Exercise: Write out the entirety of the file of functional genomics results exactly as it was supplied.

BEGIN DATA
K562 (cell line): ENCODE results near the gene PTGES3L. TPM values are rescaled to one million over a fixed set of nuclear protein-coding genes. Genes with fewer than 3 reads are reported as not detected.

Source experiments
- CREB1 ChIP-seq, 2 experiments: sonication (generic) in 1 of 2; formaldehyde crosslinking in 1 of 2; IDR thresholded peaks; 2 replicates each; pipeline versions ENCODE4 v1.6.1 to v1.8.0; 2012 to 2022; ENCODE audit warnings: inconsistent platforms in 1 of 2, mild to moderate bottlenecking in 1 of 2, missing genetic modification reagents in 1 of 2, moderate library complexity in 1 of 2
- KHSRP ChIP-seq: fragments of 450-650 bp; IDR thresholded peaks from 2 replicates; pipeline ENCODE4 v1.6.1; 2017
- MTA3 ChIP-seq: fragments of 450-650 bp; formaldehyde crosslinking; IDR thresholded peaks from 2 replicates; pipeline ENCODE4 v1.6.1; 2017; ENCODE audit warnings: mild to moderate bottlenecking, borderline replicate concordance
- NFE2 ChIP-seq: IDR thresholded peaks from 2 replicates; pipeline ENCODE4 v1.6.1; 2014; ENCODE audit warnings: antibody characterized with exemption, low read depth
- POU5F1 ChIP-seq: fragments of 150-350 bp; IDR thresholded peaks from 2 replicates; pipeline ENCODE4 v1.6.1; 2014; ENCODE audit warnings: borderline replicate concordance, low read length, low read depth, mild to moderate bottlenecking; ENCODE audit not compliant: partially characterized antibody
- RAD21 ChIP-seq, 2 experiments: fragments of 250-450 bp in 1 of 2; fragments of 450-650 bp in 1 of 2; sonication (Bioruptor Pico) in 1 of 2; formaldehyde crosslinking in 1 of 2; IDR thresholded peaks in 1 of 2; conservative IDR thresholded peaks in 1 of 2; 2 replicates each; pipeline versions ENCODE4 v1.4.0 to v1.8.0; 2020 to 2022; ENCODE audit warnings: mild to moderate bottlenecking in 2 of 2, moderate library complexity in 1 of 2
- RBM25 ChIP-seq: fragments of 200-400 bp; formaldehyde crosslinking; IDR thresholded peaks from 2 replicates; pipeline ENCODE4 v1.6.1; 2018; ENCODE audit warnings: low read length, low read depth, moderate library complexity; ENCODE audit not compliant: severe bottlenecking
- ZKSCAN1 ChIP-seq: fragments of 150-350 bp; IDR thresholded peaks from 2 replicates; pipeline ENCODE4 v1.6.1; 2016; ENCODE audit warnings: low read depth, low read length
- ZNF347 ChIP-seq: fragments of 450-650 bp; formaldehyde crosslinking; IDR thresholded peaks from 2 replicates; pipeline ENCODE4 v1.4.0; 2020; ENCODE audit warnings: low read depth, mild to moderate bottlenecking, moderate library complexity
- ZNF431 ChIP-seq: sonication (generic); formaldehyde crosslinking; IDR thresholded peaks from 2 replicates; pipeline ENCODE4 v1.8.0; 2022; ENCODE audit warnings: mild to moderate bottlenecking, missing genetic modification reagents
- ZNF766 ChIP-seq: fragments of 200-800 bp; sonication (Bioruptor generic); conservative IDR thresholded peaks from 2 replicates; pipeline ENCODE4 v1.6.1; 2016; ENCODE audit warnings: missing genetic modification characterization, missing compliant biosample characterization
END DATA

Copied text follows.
K562 (cell line): ENCODE results near the gene PTGES3L. TPM values are rescaled to one million over a fixed set of nuclear protein-coding genes. Genes with fewer than 3 reads are reported as not detected.

Source experiments
- CREB1 ChIP-seq, 2 experiments: sonication (generic) in 1 of 2; formaldehyde crosslinking in 1 of 2; IDR thresholded peaks; 2 replicates each; pipeline versions ENCODE4 v1.6.1 to v1.8.0; 2012 to 2022; ENCODE audit warnings: inconsistent platforms in 1 of 2, mild to moderate bottlenecking in 1 of 2, missing genetic modification reagents in 1 of 2, moderate library complexity in 1 of 2
- KHSRP ChIP-seq: fragments of 450-650 bp; IDR thresholded peaks from 2 replicates; pipeline ENCODE4 v1.6.1; 2017
- MTA3 ChIP-seq: fragments of 450-650 bp; formaldehyde crosslinking; IDR thresholded peaks from 2 replicates; pipeline ENCODE4 v1.6.1; 2017; ENCODE audit warnings: mild to moderate bottlenecking, borderline replicate concordance
- NFE2 ChIP-seq: IDR thresholded peaks from 2 replicates; pipeline ENCODE4 v1.6.1; 2014; ENCODE audit warnings: antibody characterized with exemption, low read depth
- POU5F1 ChIP-seq: fragments of 150-350 bp; IDR thresholded peaks from 2 replicates; pipeline ENCODE4 v1.6.1; 2014; ENCODE audit warnings: borderline replicate concordance, low read length, low read depth, mild to moderate bottlenecking; ENCODE audit not compliant: partially characterized antibody
- RAD21 ChIP-seq, 2 experiments: fragments of 250-450 bp in 1 of 2; fragments of 450-650 bp in 1 of 2; sonication (Bioruptor Pico) in 1 of 2; formaldehyde crosslinking in 1 of 2; IDR thresholded peaks in 1 of 2; conservative IDR thresholded peaks in 1 of 2; 2 replicates each; pipeline versions ENCODE4 v1.4.0 to v1.8.0; 2020 to 2022; ENCODE audit warnings: mild to moderate bottlenecking in 2 of 2, moderate library complexity in 1 of 2
- RBM25 ChIP-seq: fragments of 200-400 bp; formaldehyde crosslinking; IDR thresholded peaks from 2 replicates; pipeline ENCODE4 v1.6.1; 2018; ENCODE audit warnings: low read length, low read depth, moderate library complexity; ENCODE audit not compliant: severe bottlenecking
- ZKSCAN1 ChIP-seq: fragments of 150-350 bp; IDR thresholded peaks from 2 replicates; pipeline ENCODE4 v1.6.1; 2016; ENCODE audit warnings: low read depth, low read length
- ZNF347 ChIP-seq: fragments of 450-650 bp; formaldehyde crosslinking; IDR thresholded peaks from 2 replicates; pipeline ENCODE4 v1.4.0; 2020; ENCODE audit warnings: low read depth, mild to moderate bottlenecking, moderate library complexity
- ZNF431 ChIP-seq: sonication (generic); formaldehyde crosslinking; IDR thresholded peaks from 2 replicates; pipeline ENCODE4 v1.8.0; 2022; ENCODE audit warnings: mild to moderate bottlenecking, missing genetic modification reagents
- ZNF766 ChIP-seq: fragments of 200-800 bp; sonication (Bioruptor generic); conservative IDR thresholded peaks from 2 replicates; pipeline ENCODE4 v1.6.1; 2016; ENCODE audit warnings: missing genetic modification characterization, missing compliant biosample characterization